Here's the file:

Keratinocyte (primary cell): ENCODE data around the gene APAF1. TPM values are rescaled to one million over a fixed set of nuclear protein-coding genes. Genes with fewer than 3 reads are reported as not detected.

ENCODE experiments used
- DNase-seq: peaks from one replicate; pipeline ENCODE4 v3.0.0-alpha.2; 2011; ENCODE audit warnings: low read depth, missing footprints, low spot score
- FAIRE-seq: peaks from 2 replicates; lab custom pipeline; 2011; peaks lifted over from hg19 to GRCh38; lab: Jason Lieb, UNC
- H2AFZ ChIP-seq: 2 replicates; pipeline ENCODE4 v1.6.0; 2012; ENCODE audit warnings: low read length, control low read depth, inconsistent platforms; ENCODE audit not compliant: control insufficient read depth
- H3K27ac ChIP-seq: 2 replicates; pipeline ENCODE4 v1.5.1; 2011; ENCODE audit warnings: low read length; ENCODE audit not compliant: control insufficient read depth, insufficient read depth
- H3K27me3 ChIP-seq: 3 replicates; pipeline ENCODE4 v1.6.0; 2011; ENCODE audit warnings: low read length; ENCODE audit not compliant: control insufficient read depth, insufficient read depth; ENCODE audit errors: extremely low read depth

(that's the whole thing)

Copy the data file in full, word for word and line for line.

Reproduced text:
Keratinocyte (primary cell): ENCODE data around the gene APAF1. TPM values are rescaled to one million over a fixed set of nuclear protein-coding genes. Genes with fewer than 3 reads are reported as not detected.

ENCODE experiments used
- DNase-seq: peaks from one replicate; pipeline ENCODE4 v3.0.0-alpha.2; 2011; ENCODE audit warnings: low read depth, missing footprints, low spot score
- FAIRE-seq: peaks from 2 replicates; lab custom pipeline; 2011; peaks lifted over from hg19 to GRCh38; lab: Jason Lieb, UNC
- H2AFZ ChIP-seq: 2 replicates; pipeline ENCODE4 v1.6.0; 2012; ENCODE audit warnings: low read length, control low read depth, inconsistent platforms; ENCODE audit not compliant: control insufficient read depth
- H3K27ac ChIP-seq: 2 replicates; pipeline ENCODE4 v1.5.1; 2011; ENCODE audit warnings: low read length; ENCODE audit not compliant: control insufficient read depth, insufficient read depth
- H3K27me3 ChIP-seq: 3 replicates; pipeline ENCODE4 v1.6.0; 2011; ENCODE audit warnings: low read length; ENCODE audit not compliant: control insufficient read depth, insufficient read depth; ENCODE audit errors: extremely low read depth